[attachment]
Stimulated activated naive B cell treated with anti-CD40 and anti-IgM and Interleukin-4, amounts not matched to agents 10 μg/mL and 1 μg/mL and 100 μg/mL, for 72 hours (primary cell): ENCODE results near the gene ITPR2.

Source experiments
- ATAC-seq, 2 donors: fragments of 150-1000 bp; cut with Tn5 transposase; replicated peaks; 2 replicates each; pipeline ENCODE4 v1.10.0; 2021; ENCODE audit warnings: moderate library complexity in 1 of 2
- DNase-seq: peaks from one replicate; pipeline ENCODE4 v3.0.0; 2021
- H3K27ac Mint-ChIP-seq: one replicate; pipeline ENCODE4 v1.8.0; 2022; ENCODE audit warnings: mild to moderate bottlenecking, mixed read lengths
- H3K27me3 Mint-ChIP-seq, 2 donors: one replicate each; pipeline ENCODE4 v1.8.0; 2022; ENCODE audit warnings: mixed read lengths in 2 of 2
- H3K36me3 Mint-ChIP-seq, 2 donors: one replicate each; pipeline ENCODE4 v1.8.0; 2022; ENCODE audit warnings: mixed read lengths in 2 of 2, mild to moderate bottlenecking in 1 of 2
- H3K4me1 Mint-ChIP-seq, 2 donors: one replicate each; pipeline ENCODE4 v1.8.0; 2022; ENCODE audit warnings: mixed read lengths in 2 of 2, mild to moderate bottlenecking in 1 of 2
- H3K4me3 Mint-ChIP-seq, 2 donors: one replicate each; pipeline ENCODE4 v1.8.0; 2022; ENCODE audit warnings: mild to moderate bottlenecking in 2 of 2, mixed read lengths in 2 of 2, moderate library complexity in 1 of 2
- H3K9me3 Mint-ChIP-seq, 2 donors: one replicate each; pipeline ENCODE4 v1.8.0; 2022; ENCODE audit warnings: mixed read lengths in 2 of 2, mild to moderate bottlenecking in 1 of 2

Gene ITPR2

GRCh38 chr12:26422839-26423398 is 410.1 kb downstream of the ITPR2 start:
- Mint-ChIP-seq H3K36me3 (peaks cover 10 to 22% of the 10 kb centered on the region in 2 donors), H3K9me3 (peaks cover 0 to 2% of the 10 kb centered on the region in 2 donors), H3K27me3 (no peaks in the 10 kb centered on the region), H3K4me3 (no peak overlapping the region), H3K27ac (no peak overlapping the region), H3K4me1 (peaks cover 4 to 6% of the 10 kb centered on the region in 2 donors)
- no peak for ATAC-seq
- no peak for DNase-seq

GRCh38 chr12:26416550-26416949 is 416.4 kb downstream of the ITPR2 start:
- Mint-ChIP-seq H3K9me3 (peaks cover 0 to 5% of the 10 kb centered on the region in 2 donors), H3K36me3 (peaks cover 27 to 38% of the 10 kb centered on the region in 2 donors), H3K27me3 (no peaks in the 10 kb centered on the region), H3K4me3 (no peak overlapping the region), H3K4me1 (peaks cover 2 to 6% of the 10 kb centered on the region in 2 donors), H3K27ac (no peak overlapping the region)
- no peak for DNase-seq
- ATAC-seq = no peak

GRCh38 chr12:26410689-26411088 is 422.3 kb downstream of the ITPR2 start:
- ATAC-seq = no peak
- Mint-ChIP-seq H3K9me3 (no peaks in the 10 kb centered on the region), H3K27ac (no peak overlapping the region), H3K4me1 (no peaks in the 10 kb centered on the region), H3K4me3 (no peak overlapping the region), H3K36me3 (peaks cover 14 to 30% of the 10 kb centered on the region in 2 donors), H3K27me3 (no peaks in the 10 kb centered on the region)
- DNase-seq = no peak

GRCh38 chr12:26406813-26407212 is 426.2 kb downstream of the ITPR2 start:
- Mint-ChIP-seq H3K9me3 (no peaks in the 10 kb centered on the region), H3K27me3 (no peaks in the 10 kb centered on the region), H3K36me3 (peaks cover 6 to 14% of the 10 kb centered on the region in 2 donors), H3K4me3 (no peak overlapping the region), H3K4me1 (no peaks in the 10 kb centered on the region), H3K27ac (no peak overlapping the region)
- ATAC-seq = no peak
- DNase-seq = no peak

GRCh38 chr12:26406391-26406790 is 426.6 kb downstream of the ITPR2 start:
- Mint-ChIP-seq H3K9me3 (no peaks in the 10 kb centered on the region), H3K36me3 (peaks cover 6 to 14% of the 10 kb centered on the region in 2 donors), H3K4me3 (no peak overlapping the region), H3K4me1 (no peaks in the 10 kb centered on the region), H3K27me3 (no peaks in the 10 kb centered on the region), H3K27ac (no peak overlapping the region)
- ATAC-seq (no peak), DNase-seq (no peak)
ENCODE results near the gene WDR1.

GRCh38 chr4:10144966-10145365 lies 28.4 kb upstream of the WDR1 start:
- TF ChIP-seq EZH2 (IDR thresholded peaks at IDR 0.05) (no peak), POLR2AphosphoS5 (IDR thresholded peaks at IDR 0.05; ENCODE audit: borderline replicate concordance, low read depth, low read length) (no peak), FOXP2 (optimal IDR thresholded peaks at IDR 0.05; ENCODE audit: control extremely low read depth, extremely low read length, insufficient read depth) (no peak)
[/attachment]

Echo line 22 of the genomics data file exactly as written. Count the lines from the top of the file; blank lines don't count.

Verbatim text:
- Mint-ChIP-seq H3K9me3 (no peaks in the 10 kb centered on the region), H3K27ac (no peak overlapping the region), H3K4me1 (no peaks in the 10 kb centered on the region), H3K4me3 (no peak overlapping the region), H3K36me3 (peaks cover 14 to 30% of the 10 kb centered on the region in 2 donors), H3K27me3 (no peaks in the 10 kb centered on the region)